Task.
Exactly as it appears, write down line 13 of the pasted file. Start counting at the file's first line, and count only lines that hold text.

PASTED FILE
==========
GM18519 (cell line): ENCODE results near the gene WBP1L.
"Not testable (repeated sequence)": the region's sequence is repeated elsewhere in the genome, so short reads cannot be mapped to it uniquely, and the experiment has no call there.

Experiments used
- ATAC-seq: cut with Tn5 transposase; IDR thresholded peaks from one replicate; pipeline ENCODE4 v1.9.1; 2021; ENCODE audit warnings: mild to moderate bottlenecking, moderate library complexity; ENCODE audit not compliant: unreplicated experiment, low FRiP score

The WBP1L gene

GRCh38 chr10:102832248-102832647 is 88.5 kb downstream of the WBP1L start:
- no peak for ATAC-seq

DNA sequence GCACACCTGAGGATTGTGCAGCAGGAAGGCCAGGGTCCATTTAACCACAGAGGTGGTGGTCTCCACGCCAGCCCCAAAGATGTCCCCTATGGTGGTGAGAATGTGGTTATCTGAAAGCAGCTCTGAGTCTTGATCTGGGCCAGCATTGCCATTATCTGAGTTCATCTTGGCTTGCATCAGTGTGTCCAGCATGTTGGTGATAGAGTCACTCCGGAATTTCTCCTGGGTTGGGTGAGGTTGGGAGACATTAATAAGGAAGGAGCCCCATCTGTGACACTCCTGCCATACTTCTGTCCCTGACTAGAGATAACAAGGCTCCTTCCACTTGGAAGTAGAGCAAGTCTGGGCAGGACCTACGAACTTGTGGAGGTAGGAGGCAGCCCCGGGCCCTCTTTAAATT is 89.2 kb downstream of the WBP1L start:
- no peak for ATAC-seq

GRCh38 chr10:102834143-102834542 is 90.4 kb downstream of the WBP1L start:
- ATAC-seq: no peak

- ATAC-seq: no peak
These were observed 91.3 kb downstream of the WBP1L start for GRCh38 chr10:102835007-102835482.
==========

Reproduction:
These were observed 91.3 kb downstream of the WBP1L start for GRCh38 chr10:102835007-102835482.